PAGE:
Start Managing Winter Annual Weeds Yet This Fall

Impact of winter annual weeds is too often overlooked; take steps to reduce the problem next spring.

Published on: Oct 24, 2013

With recent rains and cooling temperatures, winter annual weeds are emerging and actively growing in row crops across Nebraska. Scouting during harvest can give no-till producers a head start on weed control in 2014.

In many no-till fields, winter annual weeds have become prolific. This increase has been associated with increased adoption of conservation tillage practices, widespread adoption of glyphosate-resistant crops and the subsequent increased reliance on total postemergence weed control programs, say Rodrigo Werle, UNL weed science graduate student, and Lowell Sandell, UNL weed science Extension educator. Another factor, they say, is the reduced use of soil residual herbicides in corn and soybean production.

A field infested with henbit in southeast Nebraska. Henbit, besides competing with the crop for moisture in the spring, also is known to be an alternative host for soybean cyst nematode, a major soybean pathogen.
A field infested with henbit in southeast Nebraska. Henbit, besides competing with the crop for moisture in the spring, also is known to be an alternative host for soybean cyst nematode, a major soybean pathogen.

The impact of winter annual weeds in cropping systems is sometimes overlooked because these weeds typically complete most of their lifecycle prior to or shortly after corn and soybean planting. However, dense mats of winter annual weeds may result in delayed soil warming in spring, direct and indirect competition for water and nutrients during initial establishment of the summer crop, and difficulties at planting, the UNL experts point out. Moreover, winter annual weed species can act as alternative hosts for pests. For example, henbit is known to be an alternative host for soybean cyst nematode (SCN), a major soybean pathogen.

Recent research on emergence timing of winter annual weeds across Nebraska showed that downy brome, tansymustard, henbit, Carolina foxtail, and field pansy emerged mostly in the fall (more than 90% of total emergence). Virginia pepperweed and purslane speedwell had the majority of the seedlings emerging in the fall (approximately 70% of total emergence), but some seedlings also emerged during late winter and early spring. Shepherdspurse and field pennycress had some seedlings emerging during fall (approximately 30% of total emergence), but the majority of it occurred in late winter and early spring.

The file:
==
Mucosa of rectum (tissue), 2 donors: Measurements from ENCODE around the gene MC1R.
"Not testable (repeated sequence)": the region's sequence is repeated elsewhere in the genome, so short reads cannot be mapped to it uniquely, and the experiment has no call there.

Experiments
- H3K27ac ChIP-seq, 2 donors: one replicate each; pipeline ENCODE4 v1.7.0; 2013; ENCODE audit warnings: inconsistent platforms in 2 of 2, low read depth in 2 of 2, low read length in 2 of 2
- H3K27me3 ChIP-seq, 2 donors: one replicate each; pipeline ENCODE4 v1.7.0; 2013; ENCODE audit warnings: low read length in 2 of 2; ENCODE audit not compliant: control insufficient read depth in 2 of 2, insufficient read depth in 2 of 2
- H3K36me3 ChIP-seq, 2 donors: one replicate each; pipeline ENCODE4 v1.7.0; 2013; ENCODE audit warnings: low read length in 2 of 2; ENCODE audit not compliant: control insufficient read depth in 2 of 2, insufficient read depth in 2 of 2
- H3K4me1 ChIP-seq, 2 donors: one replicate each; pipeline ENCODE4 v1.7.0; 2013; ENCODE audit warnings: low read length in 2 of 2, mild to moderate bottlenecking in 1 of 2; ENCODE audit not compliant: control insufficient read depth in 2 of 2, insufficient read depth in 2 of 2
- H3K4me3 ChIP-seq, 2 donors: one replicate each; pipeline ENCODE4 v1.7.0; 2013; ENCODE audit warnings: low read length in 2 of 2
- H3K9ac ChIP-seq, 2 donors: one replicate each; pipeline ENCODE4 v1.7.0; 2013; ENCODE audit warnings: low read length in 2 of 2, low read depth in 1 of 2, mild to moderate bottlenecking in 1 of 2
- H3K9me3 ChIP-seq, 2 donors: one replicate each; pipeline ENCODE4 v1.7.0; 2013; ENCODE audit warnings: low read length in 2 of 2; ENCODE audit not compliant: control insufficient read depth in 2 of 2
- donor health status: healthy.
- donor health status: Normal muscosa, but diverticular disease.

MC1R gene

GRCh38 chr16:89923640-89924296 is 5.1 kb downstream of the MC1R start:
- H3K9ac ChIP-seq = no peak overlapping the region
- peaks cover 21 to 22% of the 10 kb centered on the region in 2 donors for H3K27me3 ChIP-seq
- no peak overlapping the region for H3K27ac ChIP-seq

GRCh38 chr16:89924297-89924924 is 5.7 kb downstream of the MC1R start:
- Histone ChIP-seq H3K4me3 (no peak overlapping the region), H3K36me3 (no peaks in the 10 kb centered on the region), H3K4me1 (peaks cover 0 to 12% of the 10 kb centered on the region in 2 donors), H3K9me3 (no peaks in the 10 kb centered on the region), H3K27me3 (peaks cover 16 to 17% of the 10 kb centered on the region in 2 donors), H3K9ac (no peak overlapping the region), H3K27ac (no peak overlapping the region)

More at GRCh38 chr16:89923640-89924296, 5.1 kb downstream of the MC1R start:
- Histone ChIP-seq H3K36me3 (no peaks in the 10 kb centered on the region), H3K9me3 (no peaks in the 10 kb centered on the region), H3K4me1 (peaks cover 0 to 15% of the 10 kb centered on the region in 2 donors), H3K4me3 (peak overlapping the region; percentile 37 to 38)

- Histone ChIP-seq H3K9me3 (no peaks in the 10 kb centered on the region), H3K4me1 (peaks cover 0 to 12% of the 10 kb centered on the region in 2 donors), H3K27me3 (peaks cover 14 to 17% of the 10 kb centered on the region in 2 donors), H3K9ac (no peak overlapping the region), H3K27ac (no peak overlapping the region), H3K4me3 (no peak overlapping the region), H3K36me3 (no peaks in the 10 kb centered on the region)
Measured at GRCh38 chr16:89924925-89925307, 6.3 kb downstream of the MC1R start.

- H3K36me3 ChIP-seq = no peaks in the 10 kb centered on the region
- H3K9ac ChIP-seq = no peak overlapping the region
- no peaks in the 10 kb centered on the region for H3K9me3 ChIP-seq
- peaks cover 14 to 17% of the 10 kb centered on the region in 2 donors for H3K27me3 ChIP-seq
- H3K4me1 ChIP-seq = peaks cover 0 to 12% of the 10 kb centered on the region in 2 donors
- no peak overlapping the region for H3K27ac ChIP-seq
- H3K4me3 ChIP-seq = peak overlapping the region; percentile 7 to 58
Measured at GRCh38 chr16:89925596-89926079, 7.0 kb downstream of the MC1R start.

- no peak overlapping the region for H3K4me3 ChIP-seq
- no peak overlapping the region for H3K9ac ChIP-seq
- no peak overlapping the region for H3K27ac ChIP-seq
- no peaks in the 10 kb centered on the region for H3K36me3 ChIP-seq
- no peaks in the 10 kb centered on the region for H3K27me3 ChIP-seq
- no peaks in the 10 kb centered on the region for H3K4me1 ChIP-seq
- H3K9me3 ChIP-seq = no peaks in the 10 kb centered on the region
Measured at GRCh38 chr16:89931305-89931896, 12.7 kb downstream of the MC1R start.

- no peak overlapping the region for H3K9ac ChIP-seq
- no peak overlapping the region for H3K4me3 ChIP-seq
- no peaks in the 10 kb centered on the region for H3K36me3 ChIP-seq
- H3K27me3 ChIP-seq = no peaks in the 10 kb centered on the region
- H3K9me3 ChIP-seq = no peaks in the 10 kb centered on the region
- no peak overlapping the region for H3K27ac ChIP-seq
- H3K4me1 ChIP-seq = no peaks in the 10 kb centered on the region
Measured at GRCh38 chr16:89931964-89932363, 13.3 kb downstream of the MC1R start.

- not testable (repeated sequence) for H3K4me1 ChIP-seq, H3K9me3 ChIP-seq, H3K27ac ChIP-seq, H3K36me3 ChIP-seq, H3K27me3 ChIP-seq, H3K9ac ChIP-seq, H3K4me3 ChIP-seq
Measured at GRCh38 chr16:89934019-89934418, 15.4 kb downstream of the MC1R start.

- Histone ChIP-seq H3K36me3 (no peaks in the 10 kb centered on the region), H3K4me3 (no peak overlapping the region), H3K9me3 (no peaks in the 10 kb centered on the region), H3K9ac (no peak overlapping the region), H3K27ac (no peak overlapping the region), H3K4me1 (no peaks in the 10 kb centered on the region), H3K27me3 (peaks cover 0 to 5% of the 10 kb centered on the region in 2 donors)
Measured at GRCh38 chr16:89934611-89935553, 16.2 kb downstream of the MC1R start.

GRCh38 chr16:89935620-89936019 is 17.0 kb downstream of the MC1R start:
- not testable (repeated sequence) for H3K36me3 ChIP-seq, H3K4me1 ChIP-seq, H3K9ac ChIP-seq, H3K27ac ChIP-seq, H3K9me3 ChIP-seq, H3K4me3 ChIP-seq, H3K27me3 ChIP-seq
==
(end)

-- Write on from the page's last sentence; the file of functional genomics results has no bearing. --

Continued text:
If in previous years farmers have noticed fields infested with fall-emerging species such as marestail, henbit, downy brome, tansymustard, Carolina foxtail, field pansy, Virginia pepperweed, and purslane speedwell, these fields should be scouted and perhaps managed after crop harvest in the fall, Werle and Sandell say. Scouting and management of fields infested with mostly spring-emerging species such as shepherdspurse and field pennycress is more appropriate in spring.

Marestail is a troublesome weed in Nebraska no-till fields and glyphosate-resistant populations are prevalent throughout much of the state. Research has shown that marestail tends to germinate mostly in the fall in Nebraska, but in other areas of the Corn Belt it germinates through the spring and summer.

According to UNL observations and conversations with growers, henbit and marestail seem to be the most prevalent winter annual weeds in much of eastern Nebraska.

The following are fall management tips:

•Numerous herbicide tank-mix options are available for control of most winter annual weeds. Consult pages 59 (corn) and 103 (soybeans) of the 2013 Guide for Weed Management in Nebraska (EC130) for effective options for your winter annual weed spectrum.

•In the Nebraska research, the majority of fall emergence was completed by early November, thus targeting herbicide applications from late October to mid-November would be prudent. Younger weeds tend to be more susceptible to herbicide treatments in the fall or early spring when they are small. Waiting until late spring may not result in the desired control if these weeds are at an advanced growth stage.

•If glyphosate-resistant marestail is one of the primary targets of control, the use or inclusion of a growth regulator herbicide (2,4-D and/or dicamba) is necessary for adequate control. UNL weed experts believe that 2013 was a relatively light year for marestail, in part due to extreme drought conditions during the fall 2012 germination period. With recent precipitation, marestail is germinating and could become more of a problem in 2014 if timely management is ignored.

•Field pansy has become more prevalent in southern Nebraska in recent years. In our trials, 2,4-D and dicamba have been relatively ineffective on this species. Products that contain chlorimuron (e.g., Classic, Authority XL and Valor XLT) have shown good results with fall applications. Applying a product with chloriumuron in the fall will require rotation to soybeans the following year.